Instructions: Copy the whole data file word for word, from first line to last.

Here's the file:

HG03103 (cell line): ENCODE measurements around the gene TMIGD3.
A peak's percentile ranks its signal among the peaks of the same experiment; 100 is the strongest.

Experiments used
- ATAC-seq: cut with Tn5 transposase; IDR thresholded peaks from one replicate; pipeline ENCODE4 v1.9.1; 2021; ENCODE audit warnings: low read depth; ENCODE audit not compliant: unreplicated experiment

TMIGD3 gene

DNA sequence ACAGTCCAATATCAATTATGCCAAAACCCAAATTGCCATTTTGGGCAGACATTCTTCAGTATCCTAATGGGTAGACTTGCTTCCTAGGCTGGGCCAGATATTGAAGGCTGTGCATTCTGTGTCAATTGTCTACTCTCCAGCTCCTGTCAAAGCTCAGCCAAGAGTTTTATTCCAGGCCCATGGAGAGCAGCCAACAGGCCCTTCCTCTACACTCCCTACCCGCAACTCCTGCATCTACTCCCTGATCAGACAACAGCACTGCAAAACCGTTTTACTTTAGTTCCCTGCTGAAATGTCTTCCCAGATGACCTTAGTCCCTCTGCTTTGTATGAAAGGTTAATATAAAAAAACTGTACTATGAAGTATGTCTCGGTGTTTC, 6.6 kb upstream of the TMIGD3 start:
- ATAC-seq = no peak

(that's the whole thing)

HG03103 (cell line): ENCODE measurements around the gene TMIGD3.
A peak's percentile ranks its signal among the peaks of the same experiment; 100 is the strongest.

Experiments used
- ATAC-seq: cut with Tn5 transposase; IDR thresholded peaks from one replicate; pipeline ENCODE4 v1.9.1; 2021; ENCODE audit warnings: low read depth; ENCODE audit not compliant: unreplicated experiment

TMIGD3 gene

DNA sequence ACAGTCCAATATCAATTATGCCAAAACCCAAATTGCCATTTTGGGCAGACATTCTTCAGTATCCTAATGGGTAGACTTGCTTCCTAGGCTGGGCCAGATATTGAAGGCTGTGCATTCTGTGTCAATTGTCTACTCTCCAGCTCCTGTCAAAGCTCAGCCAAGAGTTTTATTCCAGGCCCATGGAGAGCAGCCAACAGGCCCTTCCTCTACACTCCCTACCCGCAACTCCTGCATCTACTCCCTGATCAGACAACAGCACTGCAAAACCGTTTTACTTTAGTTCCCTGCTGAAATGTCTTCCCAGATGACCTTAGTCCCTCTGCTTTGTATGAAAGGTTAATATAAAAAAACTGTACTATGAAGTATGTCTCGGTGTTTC, 6.6 kb upstream of the TMIGD3 start:
- ATAC-seq = no peak